The U.S. population has grown by more than 50 percent since 1970, adding about 2.6 million people per year for four decades. The economy has also mushroomed during the same period, with the country's gross domestic product rising by 218 percent, from less than $5 trillion to about $15 trillion.
Yet somehow, Americans now use less water per day than at any point since the 1960s.
That's according to a new report from the U.S. Geological Survey (USGS), which finds that U.S. water usage hit a 45-year low in 2010, the most recent year for which data are available. Americans used about 355 billion gallons of water daily in 2010, down 13 percent from 2005 and 4 percent from 1970.
"Reaching this 45-year low shows the positive trends in conservation that stem from improvements in water-use technologies and management," says Mike Connor, deputy secretary of the U.S. Interior Department. "Even as the U.S. population continues to grow, people are learning to be more water conscious and do their part to help sustain the limited freshwater resources in the country."
Power plants and farms account for the majority of the country's water usage, at 45 percent and 33 percent, respectively. Both have grown more efficient in recent years, especially power plants, whose water withdrawals decreased by 20 percent from 2005 to 2010, according to the USGS.
California's Morro Bay Power Plant, built in the 1950s, was officially retired in 2014. (Photo: Shutterstock)
All thermoelectric power plants use water to make steam for electricity generation, but most withdraw even more water for cooling purposes. This water is often taken from local rivers, lakes, aquifers or oceans, and even though some is later returned (distinguishing "withdrawals" from "consumption"), both the withdrawal and the return of heated water can cause ecological problems. That's why many new power plants either reuse their cooling water or rely on advanced dry cooling techniques.
Crop irrigation has also become 9 percent leaner since 1970, explains USGS hydrologist Molly Maupin, largely due to the growing popularity of drip irrigation and other efficient watering methods. "Shifts toward more sprinkler and micro-irrigation systems nationally, and declining withdrawals in the West, have contributed to a drop in the national average application rate," Maupin says.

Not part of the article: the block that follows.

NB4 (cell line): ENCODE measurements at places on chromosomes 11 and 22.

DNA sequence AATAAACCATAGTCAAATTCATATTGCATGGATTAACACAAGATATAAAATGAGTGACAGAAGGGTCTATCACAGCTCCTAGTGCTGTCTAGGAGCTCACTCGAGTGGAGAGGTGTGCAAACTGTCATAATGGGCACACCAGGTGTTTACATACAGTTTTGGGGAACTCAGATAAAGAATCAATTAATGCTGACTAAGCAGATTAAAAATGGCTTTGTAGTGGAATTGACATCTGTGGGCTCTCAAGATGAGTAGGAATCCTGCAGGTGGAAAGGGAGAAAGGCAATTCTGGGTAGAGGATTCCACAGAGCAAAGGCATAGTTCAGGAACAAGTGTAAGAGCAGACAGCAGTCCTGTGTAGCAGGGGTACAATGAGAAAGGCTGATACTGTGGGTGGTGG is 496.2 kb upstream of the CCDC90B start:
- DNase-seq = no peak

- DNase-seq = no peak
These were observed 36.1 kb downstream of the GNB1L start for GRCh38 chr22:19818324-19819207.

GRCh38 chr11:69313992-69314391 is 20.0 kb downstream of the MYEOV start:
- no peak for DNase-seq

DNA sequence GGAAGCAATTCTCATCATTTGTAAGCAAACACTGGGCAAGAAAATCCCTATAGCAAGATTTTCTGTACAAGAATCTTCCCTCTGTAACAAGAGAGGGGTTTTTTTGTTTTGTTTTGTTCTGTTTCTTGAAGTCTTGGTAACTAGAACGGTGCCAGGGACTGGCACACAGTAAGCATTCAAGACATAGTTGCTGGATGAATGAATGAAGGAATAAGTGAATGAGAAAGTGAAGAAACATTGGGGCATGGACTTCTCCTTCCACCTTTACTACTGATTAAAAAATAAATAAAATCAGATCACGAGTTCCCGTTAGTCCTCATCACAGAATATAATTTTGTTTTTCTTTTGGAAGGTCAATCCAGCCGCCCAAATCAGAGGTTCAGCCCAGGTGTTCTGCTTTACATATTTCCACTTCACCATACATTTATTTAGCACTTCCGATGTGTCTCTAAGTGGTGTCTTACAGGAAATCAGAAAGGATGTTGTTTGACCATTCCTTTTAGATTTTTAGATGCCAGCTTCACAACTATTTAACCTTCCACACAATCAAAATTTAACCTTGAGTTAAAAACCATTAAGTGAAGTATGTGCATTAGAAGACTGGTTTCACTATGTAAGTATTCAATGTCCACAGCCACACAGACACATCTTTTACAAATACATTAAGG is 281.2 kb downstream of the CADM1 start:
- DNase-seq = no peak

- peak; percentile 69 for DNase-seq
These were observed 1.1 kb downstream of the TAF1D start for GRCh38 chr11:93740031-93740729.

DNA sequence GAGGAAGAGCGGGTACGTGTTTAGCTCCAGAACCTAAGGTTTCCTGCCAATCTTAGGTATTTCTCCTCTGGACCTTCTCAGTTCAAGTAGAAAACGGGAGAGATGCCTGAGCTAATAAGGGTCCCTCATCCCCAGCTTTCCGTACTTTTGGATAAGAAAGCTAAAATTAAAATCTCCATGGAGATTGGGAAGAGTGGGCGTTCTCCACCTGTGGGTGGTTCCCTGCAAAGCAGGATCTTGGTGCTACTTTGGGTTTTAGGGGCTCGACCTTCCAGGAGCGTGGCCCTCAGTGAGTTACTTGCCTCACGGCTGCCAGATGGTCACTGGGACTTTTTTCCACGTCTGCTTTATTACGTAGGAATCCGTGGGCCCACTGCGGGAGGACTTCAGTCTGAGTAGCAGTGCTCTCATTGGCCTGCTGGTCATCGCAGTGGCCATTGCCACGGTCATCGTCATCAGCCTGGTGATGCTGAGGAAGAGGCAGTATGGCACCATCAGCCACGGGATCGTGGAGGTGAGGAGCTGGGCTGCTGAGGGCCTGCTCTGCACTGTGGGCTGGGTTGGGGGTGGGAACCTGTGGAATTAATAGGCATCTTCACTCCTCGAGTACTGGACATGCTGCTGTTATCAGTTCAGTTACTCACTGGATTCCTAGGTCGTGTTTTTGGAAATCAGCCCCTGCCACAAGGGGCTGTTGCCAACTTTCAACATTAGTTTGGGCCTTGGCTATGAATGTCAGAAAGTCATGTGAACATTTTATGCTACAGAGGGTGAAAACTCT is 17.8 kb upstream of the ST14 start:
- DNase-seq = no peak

Public water use hasn't fallen quite as steeply, but it is down 5 percent from 2005. That marks the first decline in public withdrawals since at least 1950, and it happened even though the U.S. population grew by 4 percent during the same period. Low-flow showerheads, toilets and other appliances are increasingly common in the U.S., as is the recycling of wastewater by cities and businesses.
While this is good news, it offers little relief from historic droughts in California and other Western states. Some areas of the U.S. West are now drier than they've been since 1580, according to University of California-Berkeley paleoclimatologist B. Lynn Ingram, and this may just be a hint of drier days to come. A recent study suggests climate change is raising the odds of a megadrought in California, with up to a 50 percent chance of a three-decade dry spell this century. Meanwhile, agriculture is helping deplete groundwater supplies that can take centuries or even millennia to refill with rainfall.
California still leads the U.S. in water use, though, accounting for 11 percent of total withdrawals nationwide. Texas, another arid state recently plagued by drought, is No. 2 with about 7 percent of all U.S. water withdrawals. It would be nice if voluntary efficiency efforts were enough, but some scientists and economists say the only true solution is to make the price of water reflect its availability. "Markets cannot work effectively," warns a recent policy paper by the Brookings Institution, "if users can delay facing the realities of local water scarcity through the unsustainable use of an open-access resource."
The U.S. also still withdraws more than 1,000 gallons of water per person every day, among the highest rates of per-capita water use worldwide. A 13 percent reduction over five years may seem like a drop in the bucket, but at least it's a drop in the right direction. Plus, it demonstrates an important point: The U.S. economy and population can continue growing even if our water use doesn't.
Related water stories on MNN:
- How polluted is American drinking water?
- The U.S. Clean Water Act faces a midlife crisis
- Why you should wash your hands in cool water